THE CROAKERS ARE BACK!
Every year I remind my clients that the vernal pool season is looming in the next few days. And every year, I get requests in June or July asking for us to do a vernal pool check. Sorry, but you missed the window!
For those of you I have not bombarded with vernal pool articles for the last few years, or for those of you with short memories, I will explain what a vernal pool is. Primarily it is a breeding area for salamanders and wood frogs. Eggs are laid and 2 to 4 months later, the salamanders and wood frogs leave the pool area for adjacent uplands. Of course, the eggs attract predators, from turtles to snakes to even bullfrogs. If the water is too deep, and contains fish, whatever eggs are laid will be quickly consumed.
If egg masses are found, the next question is how viable is the pool. We have seen eggs laid in tractor ruts, shallow spots in woods roads, and even in a metal bucket half-filled with water. The pool needs to contain water for 2 to 4 months for the eggs to hatch and the juveniles to survive. Less than that, the pool is not considered productive.
Wood frogs and salamanders are not like salmon, returning every year to a productive pool. They spread out, in some cases, over a quarter mile away. After overwintering and the breeding season starts, they look for any available water. Thus, the mistakes of laying eggs in tractor ruts and buckets. We talk about something having a brain the size of a pea. A pea-sized brain would be pretty large for something the size of a wood frog.
We visit sites that have potential vernal pools two to three times during the pool season. The season is about two months long, beginning typically in March. This year, it appears we may have vernal pool activity as early as March 15th, due to the quickly melting snow and warmer than usual temperatures.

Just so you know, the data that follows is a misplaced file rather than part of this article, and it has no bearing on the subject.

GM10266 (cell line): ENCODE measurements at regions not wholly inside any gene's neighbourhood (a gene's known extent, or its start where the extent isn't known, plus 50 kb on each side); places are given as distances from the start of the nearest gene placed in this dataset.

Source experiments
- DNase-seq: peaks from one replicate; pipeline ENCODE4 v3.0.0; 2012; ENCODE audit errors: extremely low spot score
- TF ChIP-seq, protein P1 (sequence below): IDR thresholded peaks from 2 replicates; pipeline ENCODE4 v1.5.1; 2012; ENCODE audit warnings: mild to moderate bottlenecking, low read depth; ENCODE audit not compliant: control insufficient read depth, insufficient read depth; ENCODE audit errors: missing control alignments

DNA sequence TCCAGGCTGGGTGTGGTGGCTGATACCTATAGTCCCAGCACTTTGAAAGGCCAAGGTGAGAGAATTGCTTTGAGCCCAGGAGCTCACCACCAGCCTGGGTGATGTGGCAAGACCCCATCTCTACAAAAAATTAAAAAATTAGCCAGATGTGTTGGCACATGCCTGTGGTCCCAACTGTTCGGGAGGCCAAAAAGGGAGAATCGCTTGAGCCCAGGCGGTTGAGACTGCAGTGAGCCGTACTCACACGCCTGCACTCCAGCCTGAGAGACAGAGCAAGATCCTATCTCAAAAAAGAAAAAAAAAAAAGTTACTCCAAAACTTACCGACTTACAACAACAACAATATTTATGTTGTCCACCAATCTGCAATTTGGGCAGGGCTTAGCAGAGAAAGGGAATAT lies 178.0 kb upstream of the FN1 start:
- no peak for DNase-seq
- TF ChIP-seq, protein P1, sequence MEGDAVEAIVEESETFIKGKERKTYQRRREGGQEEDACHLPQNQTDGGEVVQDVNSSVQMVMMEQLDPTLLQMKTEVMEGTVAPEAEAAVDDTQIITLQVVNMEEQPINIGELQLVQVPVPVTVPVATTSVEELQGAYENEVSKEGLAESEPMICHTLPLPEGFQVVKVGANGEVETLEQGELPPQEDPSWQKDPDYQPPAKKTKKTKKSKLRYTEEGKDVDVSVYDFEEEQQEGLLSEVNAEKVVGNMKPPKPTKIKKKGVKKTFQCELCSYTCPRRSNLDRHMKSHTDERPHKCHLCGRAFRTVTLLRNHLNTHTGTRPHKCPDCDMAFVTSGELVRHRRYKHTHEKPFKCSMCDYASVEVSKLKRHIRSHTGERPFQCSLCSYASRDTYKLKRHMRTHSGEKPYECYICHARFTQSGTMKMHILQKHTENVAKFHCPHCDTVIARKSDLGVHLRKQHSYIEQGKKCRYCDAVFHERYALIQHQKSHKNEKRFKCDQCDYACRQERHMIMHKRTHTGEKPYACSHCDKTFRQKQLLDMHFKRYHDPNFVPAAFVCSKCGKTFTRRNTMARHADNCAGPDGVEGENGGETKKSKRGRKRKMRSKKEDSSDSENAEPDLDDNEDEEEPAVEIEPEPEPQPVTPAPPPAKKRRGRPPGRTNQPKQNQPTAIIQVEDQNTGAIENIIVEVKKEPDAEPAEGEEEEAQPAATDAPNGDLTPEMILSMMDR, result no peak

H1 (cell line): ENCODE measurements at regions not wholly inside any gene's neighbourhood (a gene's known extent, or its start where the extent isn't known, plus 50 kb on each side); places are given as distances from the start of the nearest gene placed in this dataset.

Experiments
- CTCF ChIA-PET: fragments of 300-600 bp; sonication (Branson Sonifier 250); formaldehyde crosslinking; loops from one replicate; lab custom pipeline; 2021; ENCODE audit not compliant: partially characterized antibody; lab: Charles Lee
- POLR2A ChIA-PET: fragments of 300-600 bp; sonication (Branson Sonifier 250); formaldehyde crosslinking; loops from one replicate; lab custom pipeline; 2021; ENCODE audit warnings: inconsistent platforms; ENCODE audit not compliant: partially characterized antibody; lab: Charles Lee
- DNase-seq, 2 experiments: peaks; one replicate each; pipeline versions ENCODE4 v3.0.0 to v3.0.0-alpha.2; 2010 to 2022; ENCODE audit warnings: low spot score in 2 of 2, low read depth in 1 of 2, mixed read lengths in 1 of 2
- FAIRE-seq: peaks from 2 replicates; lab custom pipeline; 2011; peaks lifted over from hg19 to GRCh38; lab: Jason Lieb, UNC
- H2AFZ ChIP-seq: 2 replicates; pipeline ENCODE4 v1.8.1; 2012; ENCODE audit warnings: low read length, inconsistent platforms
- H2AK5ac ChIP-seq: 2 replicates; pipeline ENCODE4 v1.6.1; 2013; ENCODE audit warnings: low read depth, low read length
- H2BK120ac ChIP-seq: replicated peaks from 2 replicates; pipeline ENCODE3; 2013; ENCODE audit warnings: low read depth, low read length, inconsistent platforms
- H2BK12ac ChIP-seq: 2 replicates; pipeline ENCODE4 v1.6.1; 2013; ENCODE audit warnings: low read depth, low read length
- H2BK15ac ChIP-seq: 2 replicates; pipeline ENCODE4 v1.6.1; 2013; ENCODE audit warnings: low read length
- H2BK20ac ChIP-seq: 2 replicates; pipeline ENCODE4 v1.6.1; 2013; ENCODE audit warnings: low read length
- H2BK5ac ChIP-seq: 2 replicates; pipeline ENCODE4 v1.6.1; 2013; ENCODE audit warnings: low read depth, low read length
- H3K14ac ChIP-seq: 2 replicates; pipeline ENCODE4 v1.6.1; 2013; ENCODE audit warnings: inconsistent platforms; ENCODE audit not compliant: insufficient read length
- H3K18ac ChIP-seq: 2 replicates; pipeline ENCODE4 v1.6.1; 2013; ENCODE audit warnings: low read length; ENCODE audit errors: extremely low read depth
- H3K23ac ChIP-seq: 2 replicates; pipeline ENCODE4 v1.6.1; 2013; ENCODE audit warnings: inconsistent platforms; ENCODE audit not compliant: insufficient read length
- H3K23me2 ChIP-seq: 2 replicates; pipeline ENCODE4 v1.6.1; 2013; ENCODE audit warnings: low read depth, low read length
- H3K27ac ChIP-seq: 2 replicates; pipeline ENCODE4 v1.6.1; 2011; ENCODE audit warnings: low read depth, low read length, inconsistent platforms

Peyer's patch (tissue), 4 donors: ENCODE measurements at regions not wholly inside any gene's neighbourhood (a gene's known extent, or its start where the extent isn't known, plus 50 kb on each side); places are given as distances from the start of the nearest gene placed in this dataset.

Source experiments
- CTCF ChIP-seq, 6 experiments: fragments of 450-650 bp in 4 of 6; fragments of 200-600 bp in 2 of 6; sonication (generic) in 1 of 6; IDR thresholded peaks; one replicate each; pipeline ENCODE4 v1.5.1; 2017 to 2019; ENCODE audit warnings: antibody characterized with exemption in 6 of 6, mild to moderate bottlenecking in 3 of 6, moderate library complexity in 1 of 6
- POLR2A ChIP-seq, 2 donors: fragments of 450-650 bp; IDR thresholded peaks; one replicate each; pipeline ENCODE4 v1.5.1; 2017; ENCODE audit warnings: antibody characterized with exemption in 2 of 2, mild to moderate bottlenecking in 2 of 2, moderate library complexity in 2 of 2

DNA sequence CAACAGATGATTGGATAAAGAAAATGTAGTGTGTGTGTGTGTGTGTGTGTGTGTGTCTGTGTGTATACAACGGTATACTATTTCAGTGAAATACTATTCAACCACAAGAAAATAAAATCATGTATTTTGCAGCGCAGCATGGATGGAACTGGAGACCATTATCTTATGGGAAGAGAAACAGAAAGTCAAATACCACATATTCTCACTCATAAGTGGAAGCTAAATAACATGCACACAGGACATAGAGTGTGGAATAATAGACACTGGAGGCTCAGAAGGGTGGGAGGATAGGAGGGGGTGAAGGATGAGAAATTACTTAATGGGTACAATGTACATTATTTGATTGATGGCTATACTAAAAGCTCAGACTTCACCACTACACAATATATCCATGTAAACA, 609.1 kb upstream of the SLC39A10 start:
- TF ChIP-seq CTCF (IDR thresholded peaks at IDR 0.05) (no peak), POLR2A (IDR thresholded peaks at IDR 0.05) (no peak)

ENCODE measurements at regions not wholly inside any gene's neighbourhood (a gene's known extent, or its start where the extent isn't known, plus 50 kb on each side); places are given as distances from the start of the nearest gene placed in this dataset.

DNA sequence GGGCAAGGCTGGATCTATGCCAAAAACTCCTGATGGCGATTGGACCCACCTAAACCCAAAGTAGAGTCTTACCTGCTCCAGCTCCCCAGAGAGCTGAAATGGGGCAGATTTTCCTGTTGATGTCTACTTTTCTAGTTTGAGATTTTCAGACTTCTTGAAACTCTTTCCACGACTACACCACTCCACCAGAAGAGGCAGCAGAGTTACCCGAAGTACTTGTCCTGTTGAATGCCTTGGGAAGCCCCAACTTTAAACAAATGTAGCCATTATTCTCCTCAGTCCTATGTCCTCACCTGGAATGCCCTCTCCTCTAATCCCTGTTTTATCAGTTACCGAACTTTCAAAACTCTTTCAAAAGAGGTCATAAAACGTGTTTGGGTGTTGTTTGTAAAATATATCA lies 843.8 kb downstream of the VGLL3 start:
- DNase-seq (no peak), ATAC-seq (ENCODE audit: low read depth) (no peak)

We gauge the productivity of a vernal pool by the number and variety of egg masses observed floating in the water, or attached to woody stems below the surface. Donning waders (the water is still darn cold) and polarized sun glasses (better for looking below the reflecting surface), we slowly shuffle through the pool, looking more like herons than people. Dip nets and clipboards in hand, we log the number and type of egg masses we see. Take photos, too! What a way to make a living!
Vernal pools can come in all sizes, from 10 feet by 10 feet to over an acre. They can have various water depths, from 1 foot to over 5 feet deep, just as long as the water is not so deep as to contain a viable fish population. One area we looked at appeared to be a perfect vernal pool. A quarter acre pool surrounded by oak and pine forest. Other viable pools were not far away. So where were the egg masses?
A fish trap with dog food chum gave us the answer. Small freshwater catfish! Later in the year, we went back to observe the tiny fish jumping out of the water to catch dragonflies. Aggressive little devils!
So, why do we care about mating frogs and salamanders? Why are we wading through shallow, somewhat soft-bottomed, sometimes stinky, small pools? Hardly a topic of lively discussion over beer and popcorn!